Brazil's election boss on Sunday announced the lifting of traffic police roadblocks that had "delayed" voters during a high-stakes presidential election, after the blockages led to an outcry from the left.
"A decision was taken to end these operations to avoid the delay of voters," top electoral judge Alexandre de Moraes told a press conference with just over an hour before polls closed.
Leaders of the leftist Worker's Party (PT) shared numerous videos on social media of buses carrying voters stopped at roadblocks, mainly in the electoral stronghold of former president Luiz Inácio Lula da Silva (2003-2010).
Lula, 77, wrote that "what is happening in the North-East is unacceptable."
However, Moraes said that "no bus was turned back and all could vote."
On Saturday night the superior elections court banned any traffic police (PRF) operation that would hinder voters.
PT president Gleisi Hoffman wrote on Twitter that she had demanded the arrest of traffic police chief Silvinei Vasques for "non-respect" of the decision.
The controversial Vasques on Sunday morning published an Instagram story urging Brazilians to vote for far-right incumbent Jair Bolsonaro.
The newspaper Folha de Sao Paulo reported more than 500 roadblocks at midday, 70 percent more than the first round election on October 2.
"PRF agents are preventing voters from voting in Garanhuns, Lula's place of birth," PT senator Humberto Costa wrote on Twitter, sharing a video showing a bus halted at a roadblock.
According to the O Globo news website, around one hundred Indigenous people from Querencia in the central-west state of Mato Grosso complained they had been unable to vote due to an absence of public transport.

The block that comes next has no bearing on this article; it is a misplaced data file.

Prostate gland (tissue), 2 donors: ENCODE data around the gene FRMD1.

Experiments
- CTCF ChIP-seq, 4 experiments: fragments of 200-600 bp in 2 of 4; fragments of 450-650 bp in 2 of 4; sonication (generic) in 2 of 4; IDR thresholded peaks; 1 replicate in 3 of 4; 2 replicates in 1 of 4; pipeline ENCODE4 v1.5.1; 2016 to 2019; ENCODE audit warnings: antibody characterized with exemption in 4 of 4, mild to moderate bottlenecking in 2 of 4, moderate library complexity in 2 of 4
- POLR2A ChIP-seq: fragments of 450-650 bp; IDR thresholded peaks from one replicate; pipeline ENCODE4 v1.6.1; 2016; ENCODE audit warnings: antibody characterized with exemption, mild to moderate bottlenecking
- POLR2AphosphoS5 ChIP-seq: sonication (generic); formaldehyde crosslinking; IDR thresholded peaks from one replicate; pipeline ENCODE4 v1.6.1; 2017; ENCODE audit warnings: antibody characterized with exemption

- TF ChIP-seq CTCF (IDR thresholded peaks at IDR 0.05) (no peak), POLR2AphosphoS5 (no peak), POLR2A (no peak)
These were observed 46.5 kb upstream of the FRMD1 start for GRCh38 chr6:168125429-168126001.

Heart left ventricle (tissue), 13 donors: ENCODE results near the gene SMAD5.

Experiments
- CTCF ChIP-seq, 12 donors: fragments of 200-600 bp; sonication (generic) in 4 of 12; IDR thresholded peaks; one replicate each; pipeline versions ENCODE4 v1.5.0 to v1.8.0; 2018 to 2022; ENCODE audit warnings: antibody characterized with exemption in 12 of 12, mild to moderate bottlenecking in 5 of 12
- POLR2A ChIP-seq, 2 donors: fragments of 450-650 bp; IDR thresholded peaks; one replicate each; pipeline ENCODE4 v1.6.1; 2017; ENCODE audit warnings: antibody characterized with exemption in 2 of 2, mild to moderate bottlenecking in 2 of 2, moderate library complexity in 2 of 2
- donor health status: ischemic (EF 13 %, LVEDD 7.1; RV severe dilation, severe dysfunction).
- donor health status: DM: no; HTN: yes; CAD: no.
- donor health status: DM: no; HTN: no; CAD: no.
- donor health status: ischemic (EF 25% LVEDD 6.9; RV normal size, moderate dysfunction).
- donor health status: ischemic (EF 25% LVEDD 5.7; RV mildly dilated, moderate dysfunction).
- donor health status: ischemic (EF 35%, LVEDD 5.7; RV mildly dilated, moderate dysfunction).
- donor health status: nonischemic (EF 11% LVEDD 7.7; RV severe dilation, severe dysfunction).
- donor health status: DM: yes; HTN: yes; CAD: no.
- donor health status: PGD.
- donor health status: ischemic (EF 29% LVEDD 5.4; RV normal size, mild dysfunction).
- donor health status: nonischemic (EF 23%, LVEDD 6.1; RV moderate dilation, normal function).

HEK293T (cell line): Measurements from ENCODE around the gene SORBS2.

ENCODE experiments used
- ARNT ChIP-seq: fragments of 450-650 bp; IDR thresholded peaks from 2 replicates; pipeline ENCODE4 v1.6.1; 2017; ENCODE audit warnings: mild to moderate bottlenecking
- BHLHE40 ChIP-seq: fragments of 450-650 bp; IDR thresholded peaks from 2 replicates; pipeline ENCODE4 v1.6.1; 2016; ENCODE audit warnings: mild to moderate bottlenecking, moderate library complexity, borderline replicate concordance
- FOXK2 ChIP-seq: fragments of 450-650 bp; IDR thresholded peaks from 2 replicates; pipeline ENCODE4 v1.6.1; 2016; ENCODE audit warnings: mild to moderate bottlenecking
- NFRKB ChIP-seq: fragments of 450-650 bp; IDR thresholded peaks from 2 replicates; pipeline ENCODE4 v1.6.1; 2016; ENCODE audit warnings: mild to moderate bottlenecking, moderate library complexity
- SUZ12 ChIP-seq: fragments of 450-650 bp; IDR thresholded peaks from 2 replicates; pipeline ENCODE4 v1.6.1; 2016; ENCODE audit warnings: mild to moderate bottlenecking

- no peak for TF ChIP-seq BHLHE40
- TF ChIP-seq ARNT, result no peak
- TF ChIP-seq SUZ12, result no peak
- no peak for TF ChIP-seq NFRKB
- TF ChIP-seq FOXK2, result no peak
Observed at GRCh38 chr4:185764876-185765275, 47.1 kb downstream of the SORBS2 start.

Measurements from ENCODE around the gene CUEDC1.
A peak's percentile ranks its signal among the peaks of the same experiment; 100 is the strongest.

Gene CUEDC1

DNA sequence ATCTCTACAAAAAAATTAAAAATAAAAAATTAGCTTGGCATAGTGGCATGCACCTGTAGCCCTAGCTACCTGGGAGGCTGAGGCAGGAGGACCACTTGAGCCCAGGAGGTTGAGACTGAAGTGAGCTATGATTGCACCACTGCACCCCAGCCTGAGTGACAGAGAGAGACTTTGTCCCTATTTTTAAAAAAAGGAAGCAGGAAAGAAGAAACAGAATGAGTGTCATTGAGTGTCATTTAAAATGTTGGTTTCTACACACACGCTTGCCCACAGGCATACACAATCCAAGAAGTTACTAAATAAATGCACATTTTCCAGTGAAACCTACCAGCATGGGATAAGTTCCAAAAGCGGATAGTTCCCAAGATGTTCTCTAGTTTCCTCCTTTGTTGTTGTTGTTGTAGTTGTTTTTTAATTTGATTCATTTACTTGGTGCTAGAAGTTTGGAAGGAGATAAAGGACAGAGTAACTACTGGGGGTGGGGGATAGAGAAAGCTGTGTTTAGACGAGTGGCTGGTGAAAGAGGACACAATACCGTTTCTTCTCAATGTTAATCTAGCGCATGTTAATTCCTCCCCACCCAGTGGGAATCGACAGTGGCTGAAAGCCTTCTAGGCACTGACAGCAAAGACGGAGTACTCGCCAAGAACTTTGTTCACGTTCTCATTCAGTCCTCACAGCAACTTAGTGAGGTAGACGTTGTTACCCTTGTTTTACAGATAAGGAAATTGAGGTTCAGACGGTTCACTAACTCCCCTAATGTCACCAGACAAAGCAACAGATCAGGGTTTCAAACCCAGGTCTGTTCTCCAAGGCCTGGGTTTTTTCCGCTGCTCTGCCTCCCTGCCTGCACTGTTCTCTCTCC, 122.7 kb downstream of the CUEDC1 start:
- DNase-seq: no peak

The newspaper also reported 200 kilometres (124 miles) of traffic jams in the metropolitan area of Rio de Janeiro.
Early Sunday, the metro in Belo Horizonte, capital of the key state of Minas Gerais, was not operating free of charge, as electoral authorities had ordered.
This was only implemented halfway through the day after judge de Moraes intervened.
Analysts have said that abstention in the poorest regions of Brazil is a factor that could have a significant impact on an extremely tight race.
During a first round of voting Lula came out on top with 48 percent of the vote, compared to 43 percent scored by the incumbent.
"A coup d'etat is underway, with the use of the PRF to prevent poor people from voting for Lula," tweeted political scientist Christian Lynch.
De Moraes said the situation had been resolved and "there will be no postponement of the end of the vote."
Human Rights Watch said in a statement it was "very concerned" about the operation.
"Authorities should immediately abide by the court's decisions, suspend all operations that can lead to voter suppression, and ensure all voters can exercise their right to vote freely and safely."
On social media, the hashtag #Deixeonordoestevotar (let the northeast vote) went viral in Brazil.